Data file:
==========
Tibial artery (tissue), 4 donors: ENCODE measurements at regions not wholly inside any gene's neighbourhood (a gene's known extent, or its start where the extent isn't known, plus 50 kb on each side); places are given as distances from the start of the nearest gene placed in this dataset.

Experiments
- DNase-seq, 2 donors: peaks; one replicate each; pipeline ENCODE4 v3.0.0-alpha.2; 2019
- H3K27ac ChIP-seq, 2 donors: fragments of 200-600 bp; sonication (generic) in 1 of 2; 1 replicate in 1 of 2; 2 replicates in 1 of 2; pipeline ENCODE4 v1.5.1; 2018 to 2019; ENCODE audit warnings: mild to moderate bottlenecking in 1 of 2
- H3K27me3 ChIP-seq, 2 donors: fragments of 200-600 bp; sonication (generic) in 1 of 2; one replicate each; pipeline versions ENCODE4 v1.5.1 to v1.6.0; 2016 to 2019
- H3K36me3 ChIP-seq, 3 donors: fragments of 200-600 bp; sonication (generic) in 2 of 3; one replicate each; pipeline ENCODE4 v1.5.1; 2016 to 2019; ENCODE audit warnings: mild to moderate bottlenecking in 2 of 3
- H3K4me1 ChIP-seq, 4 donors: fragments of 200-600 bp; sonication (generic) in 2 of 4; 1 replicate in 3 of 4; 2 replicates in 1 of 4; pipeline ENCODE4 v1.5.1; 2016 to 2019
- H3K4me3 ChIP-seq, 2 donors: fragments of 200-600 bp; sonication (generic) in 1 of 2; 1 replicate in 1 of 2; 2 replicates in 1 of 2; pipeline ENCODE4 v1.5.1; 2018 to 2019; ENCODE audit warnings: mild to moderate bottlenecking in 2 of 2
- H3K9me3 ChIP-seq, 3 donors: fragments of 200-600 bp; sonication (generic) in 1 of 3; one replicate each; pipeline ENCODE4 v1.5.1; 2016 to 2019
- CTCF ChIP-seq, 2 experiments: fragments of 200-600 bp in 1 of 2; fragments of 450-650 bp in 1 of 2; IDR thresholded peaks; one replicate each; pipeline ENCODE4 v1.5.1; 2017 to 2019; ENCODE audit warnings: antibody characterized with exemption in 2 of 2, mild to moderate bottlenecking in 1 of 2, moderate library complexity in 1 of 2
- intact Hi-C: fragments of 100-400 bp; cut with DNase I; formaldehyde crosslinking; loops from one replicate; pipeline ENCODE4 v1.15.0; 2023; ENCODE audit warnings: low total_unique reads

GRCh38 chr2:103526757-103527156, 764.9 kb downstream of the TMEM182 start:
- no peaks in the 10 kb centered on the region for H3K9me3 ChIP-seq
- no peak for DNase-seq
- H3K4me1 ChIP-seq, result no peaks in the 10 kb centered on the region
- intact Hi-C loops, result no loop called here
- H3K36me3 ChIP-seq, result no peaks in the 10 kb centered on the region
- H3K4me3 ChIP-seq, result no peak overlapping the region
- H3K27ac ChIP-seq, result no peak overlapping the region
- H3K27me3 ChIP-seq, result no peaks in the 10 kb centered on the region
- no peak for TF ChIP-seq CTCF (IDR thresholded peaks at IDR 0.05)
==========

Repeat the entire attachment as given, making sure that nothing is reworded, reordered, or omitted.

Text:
Tibial artery (tissue), 4 donors: ENCODE measurements at regions not wholly inside any gene's neighbourhood (a gene's known extent, or its start where the extent isn't known, plus 50 kb on each side); places are given as distances from the start of the nearest gene placed in this dataset.

Experiments
- DNase-seq, 2 donors: peaks; one replicate each; pipeline ENCODE4 v3.0.0-alpha.2; 2019
- H3K27ac ChIP-seq, 2 donors: fragments of 200-600 bp; sonication (generic) in 1 of 2; 1 replicate in 1 of 2; 2 replicates in 1 of 2; pipeline ENCODE4 v1.5.1; 2018 to 2019; ENCODE audit warnings: mild to moderate bottlenecking in 1 of 2
- H3K27me3 ChIP-seq, 2 donors: fragments of 200-600 bp; sonication (generic) in 1 of 2; one replicate each; pipeline versions ENCODE4 v1.5.1 to v1.6.0; 2016 to 2019
- H3K36me3 ChIP-seq, 3 donors: fragments of 200-600 bp; sonication (generic) in 2 of 3; one replicate each; pipeline ENCODE4 v1.5.1; 2016 to 2019; ENCODE audit warnings: mild to moderate bottlenecking in 2 of 3
- H3K4me1 ChIP-seq, 4 donors: fragments of 200-600 bp; sonication (generic) in 2 of 4; 1 replicate in 3 of 4; 2 replicates in 1 of 4; pipeline ENCODE4 v1.5.1; 2016 to 2019
- H3K4me3 ChIP-seq, 2 donors: fragments of 200-600 bp; sonication (generic) in 1 of 2; 1 replicate in 1 of 2; 2 replicates in 1 of 2; pipeline ENCODE4 v1.5.1; 2018 to 2019; ENCODE audit warnings: mild to moderate bottlenecking in 2 of 2
- H3K9me3 ChIP-seq, 3 donors: fragments of 200-600 bp; sonication (generic) in 1 of 3; one replicate each; pipeline ENCODE4 v1.5.1; 2016 to 2019
- CTCF ChIP-seq, 2 experiments: fragments of 200-600 bp in 1 of 2; fragments of 450-650 bp in 1 of 2; IDR thresholded peaks; one replicate each; pipeline ENCODE4 v1.5.1; 2017 to 2019; ENCODE audit warnings: antibody characterized with exemption in 2 of 2, mild to moderate bottlenecking in 1 of 2, moderate library complexity in 1 of 2
- intact Hi-C: fragments of 100-400 bp; cut with DNase I; formaldehyde crosslinking; loops from one replicate; pipeline ENCODE4 v1.15.0; 2023; ENCODE audit warnings: low total_unique reads

GRCh38 chr2:103526757-103527156, 764.9 kb downstream of the TMEM182 start:
- no peaks in the 10 kb centered on the region for H3K9me3 ChIP-seq
- no peak for DNase-seq
- H3K4me1 ChIP-seq, result no peaks in the 10 kb centered on the region
- intact Hi-C loops, result no loop called here
- H3K36me3 ChIP-seq, result no peaks in the 10 kb centered on the region
- H3K4me3 ChIP-seq, result no peak overlapping the region
- H3K27ac ChIP-seq, result no peak overlapping the region
- H3K27me3 ChIP-seq, result no peaks in the 10 kb centered on the region
- no peak for TF ChIP-seq CTCF (IDR thresholded peaks at IDR 0.05)